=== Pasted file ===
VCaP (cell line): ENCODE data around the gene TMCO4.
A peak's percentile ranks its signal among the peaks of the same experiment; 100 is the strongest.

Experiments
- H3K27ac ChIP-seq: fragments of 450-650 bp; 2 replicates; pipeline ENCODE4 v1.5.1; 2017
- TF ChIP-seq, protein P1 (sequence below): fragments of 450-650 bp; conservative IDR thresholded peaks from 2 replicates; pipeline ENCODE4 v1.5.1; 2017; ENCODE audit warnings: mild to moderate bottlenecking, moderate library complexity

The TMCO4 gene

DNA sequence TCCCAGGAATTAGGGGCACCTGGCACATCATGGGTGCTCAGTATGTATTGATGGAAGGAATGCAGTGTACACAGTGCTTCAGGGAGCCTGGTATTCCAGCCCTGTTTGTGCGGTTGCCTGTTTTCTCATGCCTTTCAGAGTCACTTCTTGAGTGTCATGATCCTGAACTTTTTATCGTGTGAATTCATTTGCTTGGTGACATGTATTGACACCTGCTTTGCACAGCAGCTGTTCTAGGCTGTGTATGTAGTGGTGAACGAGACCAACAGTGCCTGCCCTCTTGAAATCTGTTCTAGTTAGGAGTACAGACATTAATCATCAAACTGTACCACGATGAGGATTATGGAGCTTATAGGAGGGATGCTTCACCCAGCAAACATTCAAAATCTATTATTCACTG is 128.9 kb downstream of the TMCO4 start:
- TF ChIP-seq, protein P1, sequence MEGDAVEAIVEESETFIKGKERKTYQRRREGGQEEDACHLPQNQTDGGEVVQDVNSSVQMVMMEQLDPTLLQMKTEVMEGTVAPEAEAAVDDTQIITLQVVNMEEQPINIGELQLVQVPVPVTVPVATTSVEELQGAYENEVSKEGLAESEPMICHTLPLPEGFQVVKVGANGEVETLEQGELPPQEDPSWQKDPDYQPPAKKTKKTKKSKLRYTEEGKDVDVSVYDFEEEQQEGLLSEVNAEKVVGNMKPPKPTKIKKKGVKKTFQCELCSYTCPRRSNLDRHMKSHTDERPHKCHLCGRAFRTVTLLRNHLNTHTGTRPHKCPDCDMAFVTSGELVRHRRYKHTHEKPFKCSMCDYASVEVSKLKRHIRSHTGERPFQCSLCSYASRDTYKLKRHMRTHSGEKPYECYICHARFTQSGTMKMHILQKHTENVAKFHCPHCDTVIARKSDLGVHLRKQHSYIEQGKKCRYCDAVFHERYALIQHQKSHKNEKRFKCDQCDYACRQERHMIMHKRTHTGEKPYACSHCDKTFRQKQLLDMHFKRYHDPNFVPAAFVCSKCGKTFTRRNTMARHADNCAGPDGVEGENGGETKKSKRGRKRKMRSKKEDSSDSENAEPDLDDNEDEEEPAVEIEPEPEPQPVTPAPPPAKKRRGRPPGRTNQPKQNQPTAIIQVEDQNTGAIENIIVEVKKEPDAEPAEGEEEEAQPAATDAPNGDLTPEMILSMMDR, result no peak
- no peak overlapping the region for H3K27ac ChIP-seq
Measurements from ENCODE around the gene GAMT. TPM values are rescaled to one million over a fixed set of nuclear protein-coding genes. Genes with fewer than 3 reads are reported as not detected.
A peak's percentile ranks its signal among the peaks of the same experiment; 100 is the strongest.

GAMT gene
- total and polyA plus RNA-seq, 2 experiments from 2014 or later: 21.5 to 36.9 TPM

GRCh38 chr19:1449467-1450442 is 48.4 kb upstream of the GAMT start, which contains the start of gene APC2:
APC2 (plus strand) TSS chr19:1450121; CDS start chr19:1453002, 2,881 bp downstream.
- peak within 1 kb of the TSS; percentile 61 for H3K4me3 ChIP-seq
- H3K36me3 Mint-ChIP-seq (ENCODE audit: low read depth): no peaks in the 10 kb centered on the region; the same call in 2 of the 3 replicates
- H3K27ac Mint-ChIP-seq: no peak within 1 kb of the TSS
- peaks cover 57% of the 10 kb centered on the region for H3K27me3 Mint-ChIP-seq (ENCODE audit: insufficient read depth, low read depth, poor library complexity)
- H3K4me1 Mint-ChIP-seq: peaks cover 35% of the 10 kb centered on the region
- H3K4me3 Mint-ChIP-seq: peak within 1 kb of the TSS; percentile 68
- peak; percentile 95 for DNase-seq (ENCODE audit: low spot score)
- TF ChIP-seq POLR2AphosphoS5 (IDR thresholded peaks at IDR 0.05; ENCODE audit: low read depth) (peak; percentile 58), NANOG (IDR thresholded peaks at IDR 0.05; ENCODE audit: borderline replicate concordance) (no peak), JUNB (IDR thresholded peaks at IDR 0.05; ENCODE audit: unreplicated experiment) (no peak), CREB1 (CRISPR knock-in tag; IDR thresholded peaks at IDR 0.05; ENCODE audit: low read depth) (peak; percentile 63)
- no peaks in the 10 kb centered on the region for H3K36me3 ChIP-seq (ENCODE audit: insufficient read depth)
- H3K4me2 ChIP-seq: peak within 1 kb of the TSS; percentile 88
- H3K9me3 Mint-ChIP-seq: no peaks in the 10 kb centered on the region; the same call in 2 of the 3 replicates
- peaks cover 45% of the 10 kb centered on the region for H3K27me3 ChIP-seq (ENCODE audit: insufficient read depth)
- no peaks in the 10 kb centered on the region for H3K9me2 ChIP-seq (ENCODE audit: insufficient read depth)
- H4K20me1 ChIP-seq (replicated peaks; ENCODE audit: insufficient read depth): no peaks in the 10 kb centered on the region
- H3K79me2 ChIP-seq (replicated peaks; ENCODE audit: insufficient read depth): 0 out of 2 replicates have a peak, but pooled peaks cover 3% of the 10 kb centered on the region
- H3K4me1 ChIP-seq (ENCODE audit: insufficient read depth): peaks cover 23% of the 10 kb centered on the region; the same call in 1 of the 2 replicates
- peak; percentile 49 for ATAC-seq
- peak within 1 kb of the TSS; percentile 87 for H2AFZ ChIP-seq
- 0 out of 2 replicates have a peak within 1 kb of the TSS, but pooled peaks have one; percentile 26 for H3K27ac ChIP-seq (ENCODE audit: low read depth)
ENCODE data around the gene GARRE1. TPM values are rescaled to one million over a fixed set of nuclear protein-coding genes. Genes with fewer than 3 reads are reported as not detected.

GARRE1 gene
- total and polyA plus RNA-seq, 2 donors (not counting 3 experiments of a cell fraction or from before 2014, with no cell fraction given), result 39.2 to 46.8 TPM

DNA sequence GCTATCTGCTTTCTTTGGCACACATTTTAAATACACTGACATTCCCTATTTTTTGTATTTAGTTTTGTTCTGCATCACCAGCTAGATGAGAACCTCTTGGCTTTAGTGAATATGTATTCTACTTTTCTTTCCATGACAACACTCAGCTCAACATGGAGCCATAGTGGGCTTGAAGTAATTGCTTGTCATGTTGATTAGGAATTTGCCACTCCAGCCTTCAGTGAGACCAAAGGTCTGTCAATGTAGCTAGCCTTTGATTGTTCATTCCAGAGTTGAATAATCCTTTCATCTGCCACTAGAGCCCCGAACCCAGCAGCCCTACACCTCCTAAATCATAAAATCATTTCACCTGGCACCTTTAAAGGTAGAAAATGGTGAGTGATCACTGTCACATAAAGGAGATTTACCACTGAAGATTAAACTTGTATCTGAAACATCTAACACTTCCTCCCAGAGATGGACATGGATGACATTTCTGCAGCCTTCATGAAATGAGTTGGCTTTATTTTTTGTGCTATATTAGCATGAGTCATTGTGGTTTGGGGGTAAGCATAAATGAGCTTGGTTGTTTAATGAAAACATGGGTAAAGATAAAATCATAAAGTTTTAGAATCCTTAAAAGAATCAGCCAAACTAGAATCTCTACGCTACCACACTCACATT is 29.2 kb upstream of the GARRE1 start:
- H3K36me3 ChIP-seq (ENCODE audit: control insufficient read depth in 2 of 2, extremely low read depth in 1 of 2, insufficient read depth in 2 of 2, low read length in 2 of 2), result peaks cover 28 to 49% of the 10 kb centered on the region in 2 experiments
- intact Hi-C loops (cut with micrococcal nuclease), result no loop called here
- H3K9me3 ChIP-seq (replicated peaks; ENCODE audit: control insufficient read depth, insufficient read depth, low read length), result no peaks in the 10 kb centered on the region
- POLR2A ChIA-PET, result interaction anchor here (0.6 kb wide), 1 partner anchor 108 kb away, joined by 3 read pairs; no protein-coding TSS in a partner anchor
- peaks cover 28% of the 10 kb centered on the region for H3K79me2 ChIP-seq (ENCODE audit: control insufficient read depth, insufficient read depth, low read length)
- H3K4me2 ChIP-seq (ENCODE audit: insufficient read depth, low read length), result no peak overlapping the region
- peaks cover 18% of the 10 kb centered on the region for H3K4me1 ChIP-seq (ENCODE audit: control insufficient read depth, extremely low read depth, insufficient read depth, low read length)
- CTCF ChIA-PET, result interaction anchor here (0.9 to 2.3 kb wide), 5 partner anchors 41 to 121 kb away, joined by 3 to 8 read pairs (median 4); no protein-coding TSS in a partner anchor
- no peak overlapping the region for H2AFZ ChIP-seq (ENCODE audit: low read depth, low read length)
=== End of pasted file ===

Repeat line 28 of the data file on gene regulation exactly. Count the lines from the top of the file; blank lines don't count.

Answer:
- no peaks in the 10 kb centered on the region for H3K9me2 ChIP-seq (ENCODE audit: insufficient read depth)